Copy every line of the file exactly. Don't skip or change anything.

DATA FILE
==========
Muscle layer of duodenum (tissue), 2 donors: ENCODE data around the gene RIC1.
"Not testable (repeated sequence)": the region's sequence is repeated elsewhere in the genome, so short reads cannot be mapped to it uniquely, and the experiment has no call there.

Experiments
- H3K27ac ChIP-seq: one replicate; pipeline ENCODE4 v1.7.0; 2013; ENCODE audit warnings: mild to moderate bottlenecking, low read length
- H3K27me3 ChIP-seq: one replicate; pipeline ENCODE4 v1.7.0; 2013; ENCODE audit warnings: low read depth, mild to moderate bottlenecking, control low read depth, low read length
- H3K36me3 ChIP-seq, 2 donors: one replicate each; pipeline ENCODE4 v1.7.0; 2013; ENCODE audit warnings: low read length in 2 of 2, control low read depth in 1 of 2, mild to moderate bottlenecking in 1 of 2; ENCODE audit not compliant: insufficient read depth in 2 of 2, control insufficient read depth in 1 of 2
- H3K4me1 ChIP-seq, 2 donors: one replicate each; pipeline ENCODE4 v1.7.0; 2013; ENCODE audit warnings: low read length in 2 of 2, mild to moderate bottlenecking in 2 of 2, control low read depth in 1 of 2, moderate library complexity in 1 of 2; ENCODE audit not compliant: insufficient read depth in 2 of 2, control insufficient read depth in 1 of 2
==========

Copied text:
Muscle layer of duodenum (tissue), 2 donors: ENCODE data around the gene RIC1.
"Not testable (repeated sequence)": the region's sequence is repeated elsewhere in the genome, so short reads cannot be mapped to it uniquely, and the experiment has no call there.

Experiments
- H3K27ac ChIP-seq: one replicate; pipeline ENCODE4 v1.7.0; 2013; ENCODE audit warnings: mild to moderate bottlenecking, low read length
- H3K27me3 ChIP-seq: one replicate; pipeline ENCODE4 v1.7.0; 2013; ENCODE audit warnings: low read depth, mild to moderate bottlenecking, control low read depth, low read length
- H3K36me3 ChIP-seq, 2 donors: one replicate each; pipeline ENCODE4 v1.7.0; 2013; ENCODE audit warnings: low read length in 2 of 2, control low read depth in 1 of 2, mild to moderate bottlenecking in 1 of 2; ENCODE audit not compliant: insufficient read depth in 2 of 2, control insufficient read depth in 1 of 2
- H3K4me1 ChIP-seq, 2 donors: one replicate each; pipeline ENCODE4 v1.7.0; 2013; ENCODE audit warnings: low read length in 2 of 2, mild to moderate bottlenecking in 2 of 2, control low read depth in 1 of 2, moderate library complexity in 1 of 2; ENCODE audit not compliant: insufficient read depth in 2 of 2, control insufficient read depth in 1 of 2